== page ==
“Have you ever been to Narnia?” This question, delivered by our guide ‘Old’ Tim, was our first introduction to Norris Geyser Basin as we approached the trailhead. I was confused by the reference at first until we began our descent into the snow covered forrest surrounding this area. The trail into the basin was lined by beautiful old growth lodgepole pines covered in pillows of snow shaped by the hot air rising from the valley below.
As one would expect, hot water forms steam in the cold, winter air. No surprise then that a lot of hot water predictably creates a lot of steam. The wind blowing in our direction was carrying with it steam so thick, the person just feet in front of me nearly disappeared in the haze. As promised, the scene truly was reminiscent of passing through the wardrobe and into Narnia – magical.
Emerging from the trees to stand at the basin overlook initially revealed a hazy nothingness. As we strained to see the landscape below, a large gust of wind swept through momentarily lifting its steamy curtain to show a huge expanse of active geothermal features steaming and bubbling below.
The view took each of us by surprise as the scale of Norris Geyser Basin was something not one of us had expected. In addition to its impressive size, it is also the hottest geyser basin within the whole of Yellowstone National Park. Though it doesn’t have the same concentration of features as the Upper Geyser Basin, most famous for the ‘Old Faithful’ geyser, those present did not fail to impress.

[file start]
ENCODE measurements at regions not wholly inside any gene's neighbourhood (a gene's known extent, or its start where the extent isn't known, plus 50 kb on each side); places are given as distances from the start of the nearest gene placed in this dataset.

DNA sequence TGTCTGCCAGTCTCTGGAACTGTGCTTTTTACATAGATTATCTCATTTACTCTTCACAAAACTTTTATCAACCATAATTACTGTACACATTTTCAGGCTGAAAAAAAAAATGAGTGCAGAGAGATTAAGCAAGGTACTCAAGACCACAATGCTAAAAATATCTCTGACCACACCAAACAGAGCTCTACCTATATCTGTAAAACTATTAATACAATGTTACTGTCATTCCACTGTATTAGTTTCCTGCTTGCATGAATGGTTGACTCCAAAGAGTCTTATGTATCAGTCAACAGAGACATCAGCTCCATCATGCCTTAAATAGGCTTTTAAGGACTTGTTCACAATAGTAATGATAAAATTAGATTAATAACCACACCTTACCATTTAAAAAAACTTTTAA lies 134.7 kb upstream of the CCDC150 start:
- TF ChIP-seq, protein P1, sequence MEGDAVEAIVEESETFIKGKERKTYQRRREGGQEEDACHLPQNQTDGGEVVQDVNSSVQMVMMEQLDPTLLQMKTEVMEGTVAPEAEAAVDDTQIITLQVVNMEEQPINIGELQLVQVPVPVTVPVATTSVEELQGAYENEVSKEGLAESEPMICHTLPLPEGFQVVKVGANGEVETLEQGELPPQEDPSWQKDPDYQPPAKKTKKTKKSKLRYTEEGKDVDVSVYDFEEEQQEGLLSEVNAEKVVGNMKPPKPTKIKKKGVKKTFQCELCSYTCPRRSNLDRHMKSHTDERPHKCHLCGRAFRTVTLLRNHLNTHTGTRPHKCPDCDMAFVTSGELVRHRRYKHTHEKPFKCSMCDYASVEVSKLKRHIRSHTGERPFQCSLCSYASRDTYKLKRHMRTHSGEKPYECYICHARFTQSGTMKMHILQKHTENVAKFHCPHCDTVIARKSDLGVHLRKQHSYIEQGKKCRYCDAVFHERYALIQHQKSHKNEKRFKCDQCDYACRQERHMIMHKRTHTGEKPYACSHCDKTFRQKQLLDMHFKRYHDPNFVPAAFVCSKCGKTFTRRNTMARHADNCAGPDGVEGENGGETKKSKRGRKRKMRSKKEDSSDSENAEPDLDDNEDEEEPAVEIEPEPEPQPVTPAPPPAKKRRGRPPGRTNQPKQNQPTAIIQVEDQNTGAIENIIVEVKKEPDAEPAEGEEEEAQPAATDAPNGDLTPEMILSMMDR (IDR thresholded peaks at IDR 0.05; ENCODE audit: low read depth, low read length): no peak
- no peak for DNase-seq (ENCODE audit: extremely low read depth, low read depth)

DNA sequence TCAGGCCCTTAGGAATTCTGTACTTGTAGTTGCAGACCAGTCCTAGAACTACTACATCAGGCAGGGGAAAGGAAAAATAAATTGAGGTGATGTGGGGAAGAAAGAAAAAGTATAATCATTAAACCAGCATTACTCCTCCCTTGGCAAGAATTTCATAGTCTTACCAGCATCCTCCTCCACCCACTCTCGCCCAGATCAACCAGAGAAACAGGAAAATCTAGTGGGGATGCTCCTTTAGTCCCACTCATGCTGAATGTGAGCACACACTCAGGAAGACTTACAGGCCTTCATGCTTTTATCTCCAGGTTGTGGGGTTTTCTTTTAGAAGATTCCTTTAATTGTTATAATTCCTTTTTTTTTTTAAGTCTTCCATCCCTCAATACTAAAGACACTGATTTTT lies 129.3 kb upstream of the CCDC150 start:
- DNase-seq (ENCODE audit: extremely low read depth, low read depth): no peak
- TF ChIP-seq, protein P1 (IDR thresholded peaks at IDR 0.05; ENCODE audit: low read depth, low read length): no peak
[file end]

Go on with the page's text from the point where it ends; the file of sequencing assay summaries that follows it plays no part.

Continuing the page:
Strolling along the boardwalk (rather, the two feet of snow on top of the boardwalk) through this wonderland was an experience I’ll never forget. The lack of human traffic gave us the opportunity not only to see and smell but also really ‘hear’ the features. From the little bubbling pools that sounded more like the tinkling of bells to the huffing fumaroles, each had a unique sound all its own and helped to create the personality of the place.
Though Yellowstone in any season is a worthwhile trip, the winter landscape for me made the largest impression. The stark contrasts between the frozen landscape and boiling hot geothermal features made an impact with which a summer viewing could not compete.
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